• CM-8: Apply deny-by-exception policy to prevent the use of unauthorized software or deny-all, permit-by-exception policy to allow the execution of authorized software.

NIST Cybersecurity Framework mapping

  • PR.IP-1: A baseline configuration of information technology/industrial control systems is created and maintained
  • PR.PT-3: The principle of least functionality is incorporated by configuring systems to provide only essential capabilities
  • PR.DS-1: Data-at-rest is protected
  • PR.DS-2: Data-in-transit is protected

IT11.2: Have all staff, contractors and volunteers accessing Level 3 or Level 4 unit data remotely (e.g. from their homes, at alternative worksites, when travelling, etc.) been informed of the UofT Remote Work Guidelines?

References

UofT Information Security Standards

  • AT-1: Ensure that managers, systems administrators, and users of organizational systems are made aware of the security risks associated with their activities and of the applicable policies, standards, and procedures related to the security of those systems.

NIST Cybersecurity Framework mapping

  • PR.AT-1: All users are informed and trained

Information Risk Categories

IT12 – Message service-related risk


IT12.1
: For units managing their own email or messaging services (separate from the University M365 offering), are those services equipped with anti-virus software to detect and block or remove malicious messages or attachments?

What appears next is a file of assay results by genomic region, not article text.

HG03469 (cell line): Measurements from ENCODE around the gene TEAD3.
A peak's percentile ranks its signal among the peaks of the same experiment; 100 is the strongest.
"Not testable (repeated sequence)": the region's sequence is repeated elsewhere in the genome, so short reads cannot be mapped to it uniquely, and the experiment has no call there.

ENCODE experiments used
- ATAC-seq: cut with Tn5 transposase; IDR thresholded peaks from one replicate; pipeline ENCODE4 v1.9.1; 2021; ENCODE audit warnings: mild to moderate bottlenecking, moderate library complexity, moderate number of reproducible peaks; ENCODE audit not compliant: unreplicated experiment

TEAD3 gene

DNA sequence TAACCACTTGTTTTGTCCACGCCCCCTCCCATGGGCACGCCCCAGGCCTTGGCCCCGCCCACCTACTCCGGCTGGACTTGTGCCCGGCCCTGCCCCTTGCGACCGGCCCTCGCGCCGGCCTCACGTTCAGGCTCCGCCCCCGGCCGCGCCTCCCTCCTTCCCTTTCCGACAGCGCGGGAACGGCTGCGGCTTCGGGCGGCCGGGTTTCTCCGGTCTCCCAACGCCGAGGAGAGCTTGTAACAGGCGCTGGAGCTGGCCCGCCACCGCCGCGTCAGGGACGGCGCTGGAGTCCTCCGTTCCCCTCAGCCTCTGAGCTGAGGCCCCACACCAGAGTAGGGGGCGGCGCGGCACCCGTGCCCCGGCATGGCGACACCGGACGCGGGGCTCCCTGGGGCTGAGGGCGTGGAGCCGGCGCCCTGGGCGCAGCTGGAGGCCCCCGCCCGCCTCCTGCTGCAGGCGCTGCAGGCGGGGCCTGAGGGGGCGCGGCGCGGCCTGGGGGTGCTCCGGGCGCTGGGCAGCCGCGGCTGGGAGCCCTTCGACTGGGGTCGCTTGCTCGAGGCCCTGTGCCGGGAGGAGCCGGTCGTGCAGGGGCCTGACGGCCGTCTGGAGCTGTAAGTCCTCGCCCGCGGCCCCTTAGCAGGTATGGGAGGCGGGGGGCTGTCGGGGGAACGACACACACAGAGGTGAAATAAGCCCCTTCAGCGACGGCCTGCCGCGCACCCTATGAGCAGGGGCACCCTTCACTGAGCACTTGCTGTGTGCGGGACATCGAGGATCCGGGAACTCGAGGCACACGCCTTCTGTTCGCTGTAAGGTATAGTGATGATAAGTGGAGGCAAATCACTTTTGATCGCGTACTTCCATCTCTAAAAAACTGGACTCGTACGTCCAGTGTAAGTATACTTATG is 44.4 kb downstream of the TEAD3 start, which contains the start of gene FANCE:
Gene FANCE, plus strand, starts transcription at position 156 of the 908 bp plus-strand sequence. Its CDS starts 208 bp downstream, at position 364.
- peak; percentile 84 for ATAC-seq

— —

Messaging services include email and instant messaging (e.g. MSTeams, Slack).

For those units that manage their own email and / or messaging services (either on-prem or through a non-M365 vendor), ensure that those services have enabled capabilities to:

  • Perform real-time scans of all new messages and attachments
  • Block, quarantine or remove identified malware
  • Block attachments with known harmful extensions
  • Check and update anti-virus signatures daily
  • Check and update anti-virus scanning engine weekly

If your unit only uses messaging services available through the UofT M365 service, EASI would be your partner in managing this risk.

References

UofT Information Security Standards

  • SII-2: Provide protection from malicious code at designated locations within organizational systems.